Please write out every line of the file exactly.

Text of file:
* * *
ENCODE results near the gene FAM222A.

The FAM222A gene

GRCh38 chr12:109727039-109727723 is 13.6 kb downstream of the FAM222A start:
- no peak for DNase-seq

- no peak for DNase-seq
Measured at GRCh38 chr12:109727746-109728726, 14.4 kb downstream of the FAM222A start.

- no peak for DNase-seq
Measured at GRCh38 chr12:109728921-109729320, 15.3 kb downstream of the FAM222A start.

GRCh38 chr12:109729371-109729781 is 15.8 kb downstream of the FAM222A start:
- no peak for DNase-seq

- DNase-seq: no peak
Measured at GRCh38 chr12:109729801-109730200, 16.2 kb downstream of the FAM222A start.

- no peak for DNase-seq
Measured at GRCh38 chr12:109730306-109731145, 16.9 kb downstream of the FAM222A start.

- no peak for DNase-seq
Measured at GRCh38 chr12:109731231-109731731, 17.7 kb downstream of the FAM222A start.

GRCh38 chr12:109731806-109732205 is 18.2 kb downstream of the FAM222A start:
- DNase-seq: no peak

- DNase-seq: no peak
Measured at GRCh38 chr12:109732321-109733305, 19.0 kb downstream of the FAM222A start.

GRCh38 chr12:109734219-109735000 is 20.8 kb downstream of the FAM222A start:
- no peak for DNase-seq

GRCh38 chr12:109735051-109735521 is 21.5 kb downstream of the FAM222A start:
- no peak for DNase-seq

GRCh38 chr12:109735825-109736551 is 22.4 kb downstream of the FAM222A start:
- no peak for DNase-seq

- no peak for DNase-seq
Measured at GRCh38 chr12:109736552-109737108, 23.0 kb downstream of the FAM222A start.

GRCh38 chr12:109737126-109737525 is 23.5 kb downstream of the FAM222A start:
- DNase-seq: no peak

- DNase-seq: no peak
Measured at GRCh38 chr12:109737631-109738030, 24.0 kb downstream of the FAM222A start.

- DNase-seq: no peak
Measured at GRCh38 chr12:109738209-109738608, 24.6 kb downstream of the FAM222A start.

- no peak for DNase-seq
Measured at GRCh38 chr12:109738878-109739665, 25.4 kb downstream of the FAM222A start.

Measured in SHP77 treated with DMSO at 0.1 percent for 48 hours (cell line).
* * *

ENCODE results near the gene FAM222A.

The FAM222A gene

GRCh38 chr12:109727039-109727723 is 13.6 kb downstream of the FAM222A start:
- no peak for DNase-seq

- no peak for DNase-seq
Measured at GRCh38 chr12:109727746-109728726, 14.4 kb downstream of the FAM222A start.

- no peak for DNase-seq
Measured at GRCh38 chr12:109728921-109729320, 15.3 kb downstream of the FAM222A start.

GRCh38 chr12:109729371-109729781 is 15.8 kb downstream of the FAM222A start:
- no peak for DNase-seq

- DNase-seq: no peak
Measured at GRCh38 chr12:109729801-109730200, 16.2 kb downstream of the FAM222A start.

- no peak for DNase-seq
Measured at GRCh38 chr12:109730306-109731145, 16.9 kb downstream of the FAM222A start.

- no peak for DNase-seq
Measured at GRCh38 chr12:109731231-109731731, 17.7 kb downstream of the FAM222A start.

GRCh38 chr12:109731806-109732205 is 18.2 kb downstream of the FAM222A start:
- DNase-seq: no peak

- DNase-seq: no peak
Measured at GRCh38 chr12:109732321-109733305, 19.0 kb downstream of the FAM222A start.

GRCh38 chr12:109734219-109735000 is 20.8 kb downstream of the FAM222A start:
- no peak for DNase-seq

GRCh38 chr12:109735051-109735521 is 21.5 kb downstream of the FAM222A start:
- no peak for DNase-seq

GRCh38 chr12:109735825-109736551 is 22.4 kb downstream of the FAM222A start:
- no peak for DNase-seq

- no peak for DNase-seq
Measured at GRCh38 chr12:109736552-109737108, 23.0 kb downstream of the FAM222A start.

GRCh38 chr12:109737126-109737525 is 23.5 kb downstream of the FAM222A start:
- DNase-seq: no peak

- DNase-seq: no peak
Measured at GRCh38 chr12:109737631-109738030, 24.0 kb downstream of the FAM222A start.

- DNase-seq: no peak
Measured at GRCh38 chr12:109738209-109738608, 24.6 kb downstream of the FAM222A start.

- no peak for DNase-seq
Measured at GRCh38 chr12:109738878-109739665, 25.4 kb downstream of the FAM222A start.

Measured in SHP77 treated with DMSO at 0.1 percent for 48 hours (cell line).